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  • Writer's pictureSteve Coker, CFP

What could possibly go wrong?


Let’s face it – the stock market is having a great year. Despite considerable doom and gloom as we began 2023, the S&P 500 is up more than 18% year to date, recovering much, but not all of 2022’s loss. For the record, the S&P 500 began 2022 at 4766, about 5% higher than Friday’s close. As we move into the second half of the year, sentiment has now shifted to the positive and it is worth considering what could possibly go wrong. Here is our current worry list:


1. A resurgence of inflation


Yes, inflation is falling and that is one of the primary drivers behind this year’s rally. However, inflation is not yet defeated, and a resurgence of inflation would be a significant negative for the market. The worry is that the economy is still too hot and could still produce rising prices. 3rd quarter GDP is estimated at 3.9% according to the Atlanta Fed’s GDPNow forecast and housing prices are still elevated, and the job market is still tight. If the strong economy continues to drive up wages, we could see a ‘feedback loop’ where higher wages result in higher demand which results in higher prices.


2. Bullish sentiment


We began 2023 with very negative sentiment with many economists, including Jamie Dimon of JP Morgan, forecasting an impending ‘economic hurricane’. So far, no such storm has come, and economists are increasingly forecasting no significant recession. The result has been a significant shift in investor attitude from negative to positive. The worry is that investors have become too positive. One measure of investor attitude is the Investor Intelligence Bull/Bear ratio, which surveys investor’s market expectations. If investors expect the market to rise in the coming months they are in the “bull” camp, and if investors expect the market to fall in the coming months they are in the “bear” camp. The ratio of bulls to bears is an indicator of investor sentiment. Sentiment is a contrarian indicator, meaning that when investors are overly positive, it is usually an indicator that we are nearing a market top. As of 8/1 the Bull/Bear ratio was 3.07, reaching a threshold usually considered extremely positive.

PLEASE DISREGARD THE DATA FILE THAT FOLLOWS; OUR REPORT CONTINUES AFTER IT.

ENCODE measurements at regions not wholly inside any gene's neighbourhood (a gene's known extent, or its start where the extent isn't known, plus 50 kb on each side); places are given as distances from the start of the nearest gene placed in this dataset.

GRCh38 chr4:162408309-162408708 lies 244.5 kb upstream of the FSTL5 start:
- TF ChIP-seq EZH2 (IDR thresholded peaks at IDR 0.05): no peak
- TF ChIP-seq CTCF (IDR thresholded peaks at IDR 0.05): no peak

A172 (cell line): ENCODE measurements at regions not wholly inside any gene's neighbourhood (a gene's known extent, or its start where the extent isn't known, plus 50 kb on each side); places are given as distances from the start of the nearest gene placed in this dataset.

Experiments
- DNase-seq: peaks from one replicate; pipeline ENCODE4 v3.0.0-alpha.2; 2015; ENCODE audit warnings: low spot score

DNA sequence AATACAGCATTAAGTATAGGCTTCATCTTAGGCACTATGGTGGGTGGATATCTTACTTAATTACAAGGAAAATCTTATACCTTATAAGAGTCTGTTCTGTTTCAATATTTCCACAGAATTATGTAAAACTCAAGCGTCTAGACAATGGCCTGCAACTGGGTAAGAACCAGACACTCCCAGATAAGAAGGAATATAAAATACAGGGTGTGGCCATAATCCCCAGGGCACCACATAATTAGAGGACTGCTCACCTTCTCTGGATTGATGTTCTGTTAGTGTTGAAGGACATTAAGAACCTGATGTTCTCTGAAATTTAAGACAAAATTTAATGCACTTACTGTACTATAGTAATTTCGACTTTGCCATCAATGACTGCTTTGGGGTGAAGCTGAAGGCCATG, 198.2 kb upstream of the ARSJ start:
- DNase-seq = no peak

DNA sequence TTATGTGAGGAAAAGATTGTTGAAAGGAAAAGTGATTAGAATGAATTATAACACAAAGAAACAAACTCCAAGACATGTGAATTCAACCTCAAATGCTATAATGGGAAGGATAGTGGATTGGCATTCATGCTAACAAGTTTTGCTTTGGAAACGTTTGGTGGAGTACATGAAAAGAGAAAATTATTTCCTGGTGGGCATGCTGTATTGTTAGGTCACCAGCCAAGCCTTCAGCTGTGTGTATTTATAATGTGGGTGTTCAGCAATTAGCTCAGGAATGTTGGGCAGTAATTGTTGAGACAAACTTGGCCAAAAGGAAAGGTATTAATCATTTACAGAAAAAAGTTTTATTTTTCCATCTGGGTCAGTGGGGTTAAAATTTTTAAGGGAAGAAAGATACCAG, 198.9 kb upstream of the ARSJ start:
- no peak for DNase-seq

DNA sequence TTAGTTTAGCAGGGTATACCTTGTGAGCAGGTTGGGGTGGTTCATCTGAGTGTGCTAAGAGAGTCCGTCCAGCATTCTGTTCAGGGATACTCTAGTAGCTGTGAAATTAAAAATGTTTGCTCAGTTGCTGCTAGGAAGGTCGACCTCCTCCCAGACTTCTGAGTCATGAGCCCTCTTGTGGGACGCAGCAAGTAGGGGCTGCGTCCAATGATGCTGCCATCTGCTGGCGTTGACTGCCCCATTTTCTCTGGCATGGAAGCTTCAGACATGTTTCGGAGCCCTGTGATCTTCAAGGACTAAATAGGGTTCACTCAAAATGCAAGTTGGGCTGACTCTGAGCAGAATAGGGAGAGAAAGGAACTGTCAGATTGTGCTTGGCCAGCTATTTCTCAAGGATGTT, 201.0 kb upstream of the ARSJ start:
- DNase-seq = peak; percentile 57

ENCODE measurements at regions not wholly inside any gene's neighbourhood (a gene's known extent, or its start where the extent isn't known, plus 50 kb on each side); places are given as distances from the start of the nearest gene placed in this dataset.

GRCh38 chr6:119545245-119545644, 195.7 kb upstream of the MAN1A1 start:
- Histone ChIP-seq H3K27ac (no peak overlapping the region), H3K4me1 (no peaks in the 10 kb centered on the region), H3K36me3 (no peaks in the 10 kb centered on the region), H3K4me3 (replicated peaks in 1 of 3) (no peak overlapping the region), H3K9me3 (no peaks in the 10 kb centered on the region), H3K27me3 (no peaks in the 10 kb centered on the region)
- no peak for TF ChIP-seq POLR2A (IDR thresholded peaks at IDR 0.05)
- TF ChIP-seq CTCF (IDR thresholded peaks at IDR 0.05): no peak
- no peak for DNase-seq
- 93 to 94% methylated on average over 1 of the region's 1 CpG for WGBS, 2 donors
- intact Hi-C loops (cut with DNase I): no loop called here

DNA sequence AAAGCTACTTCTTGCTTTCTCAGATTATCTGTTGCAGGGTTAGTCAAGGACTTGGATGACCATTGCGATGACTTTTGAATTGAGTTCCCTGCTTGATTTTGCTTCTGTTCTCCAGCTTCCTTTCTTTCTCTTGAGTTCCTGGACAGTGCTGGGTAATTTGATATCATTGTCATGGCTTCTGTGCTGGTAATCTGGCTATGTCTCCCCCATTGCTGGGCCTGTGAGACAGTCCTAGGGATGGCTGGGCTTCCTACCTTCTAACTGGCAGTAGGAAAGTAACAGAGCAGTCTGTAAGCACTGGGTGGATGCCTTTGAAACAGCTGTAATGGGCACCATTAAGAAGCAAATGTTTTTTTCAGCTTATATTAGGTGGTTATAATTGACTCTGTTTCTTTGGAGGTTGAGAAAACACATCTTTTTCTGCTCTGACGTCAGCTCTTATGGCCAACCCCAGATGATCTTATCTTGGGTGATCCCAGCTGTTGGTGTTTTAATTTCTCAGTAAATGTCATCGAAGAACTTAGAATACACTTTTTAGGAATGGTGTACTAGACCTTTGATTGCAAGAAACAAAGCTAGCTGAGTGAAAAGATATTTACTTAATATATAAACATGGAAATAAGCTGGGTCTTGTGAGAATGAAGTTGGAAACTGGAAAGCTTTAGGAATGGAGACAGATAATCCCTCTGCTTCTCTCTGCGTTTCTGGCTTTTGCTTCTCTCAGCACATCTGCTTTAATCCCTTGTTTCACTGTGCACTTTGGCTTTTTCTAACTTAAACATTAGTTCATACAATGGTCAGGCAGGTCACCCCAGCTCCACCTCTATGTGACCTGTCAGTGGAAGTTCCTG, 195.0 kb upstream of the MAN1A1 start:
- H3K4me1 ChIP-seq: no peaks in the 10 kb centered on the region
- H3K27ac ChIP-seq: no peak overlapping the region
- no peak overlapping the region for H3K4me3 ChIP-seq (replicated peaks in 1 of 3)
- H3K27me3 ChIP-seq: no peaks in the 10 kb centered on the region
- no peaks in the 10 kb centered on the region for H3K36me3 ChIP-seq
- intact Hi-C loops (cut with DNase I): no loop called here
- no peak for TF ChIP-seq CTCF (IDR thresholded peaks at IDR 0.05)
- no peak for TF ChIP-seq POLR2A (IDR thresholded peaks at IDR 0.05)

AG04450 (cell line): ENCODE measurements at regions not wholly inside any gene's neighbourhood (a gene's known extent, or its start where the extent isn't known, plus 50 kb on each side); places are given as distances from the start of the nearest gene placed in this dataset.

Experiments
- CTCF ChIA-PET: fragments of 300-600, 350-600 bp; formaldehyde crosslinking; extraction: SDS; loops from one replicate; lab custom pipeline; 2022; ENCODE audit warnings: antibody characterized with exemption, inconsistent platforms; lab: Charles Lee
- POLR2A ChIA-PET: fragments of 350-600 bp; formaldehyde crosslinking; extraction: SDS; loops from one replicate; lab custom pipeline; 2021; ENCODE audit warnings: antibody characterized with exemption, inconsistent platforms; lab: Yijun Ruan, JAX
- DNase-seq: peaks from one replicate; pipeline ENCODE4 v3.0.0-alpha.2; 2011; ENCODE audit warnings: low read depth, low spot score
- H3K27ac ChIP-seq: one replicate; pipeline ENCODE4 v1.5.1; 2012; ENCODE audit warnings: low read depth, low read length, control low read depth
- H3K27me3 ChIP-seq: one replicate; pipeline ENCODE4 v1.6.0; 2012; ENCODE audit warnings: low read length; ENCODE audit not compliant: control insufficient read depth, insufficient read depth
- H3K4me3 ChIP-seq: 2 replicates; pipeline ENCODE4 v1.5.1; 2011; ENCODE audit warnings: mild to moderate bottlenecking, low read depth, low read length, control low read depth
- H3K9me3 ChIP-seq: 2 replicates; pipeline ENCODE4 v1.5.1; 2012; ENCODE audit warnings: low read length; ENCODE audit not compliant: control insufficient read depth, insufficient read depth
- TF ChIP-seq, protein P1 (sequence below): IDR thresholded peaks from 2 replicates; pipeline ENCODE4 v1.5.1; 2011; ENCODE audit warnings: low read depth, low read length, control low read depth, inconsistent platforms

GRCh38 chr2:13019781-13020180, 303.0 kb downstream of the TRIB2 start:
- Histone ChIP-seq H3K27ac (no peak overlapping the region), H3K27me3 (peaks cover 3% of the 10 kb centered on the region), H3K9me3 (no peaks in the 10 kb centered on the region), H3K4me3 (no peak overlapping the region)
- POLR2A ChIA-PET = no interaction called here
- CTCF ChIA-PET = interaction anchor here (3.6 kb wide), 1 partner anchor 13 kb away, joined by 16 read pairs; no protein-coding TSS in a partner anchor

3. High Valuations


We began 2023 with cheap valuations but as investor sentiment has improved stocks have become more expensive. The worry is that stock prices are expensive, already pricing-in the good news of the economy and are ripe of a negative economic surprise. The S&P 500 forward Price Earnings Ratio, an indicator of stock valuation was at 19.6 as of 7/28, relatively high compared to the 5-year average of 18.6 and 10-year average of 16.7.


4. Geopolitics


There is of course a war going on, and while the market has shrugged off the conflict, the worry is that the conflict will spill over to other regions. Moreover, there is increasing tension between the US and China and Israel and Iran. We are also entering a contentious presidential election season here in the US. It all adds up to a worry that there could be a destabilizing event on the political front.


Conclusion


They say that bull markets ‘climbs a wall of worry’ and this year’s market has been no exception. We said from the beginning of the year that risks are high, and we still believe that. It does not mean that we predict a collapse in the market, but we do want to remember that risks are still out there. It is always important to consider what could go wrong and be appropriately defensive.

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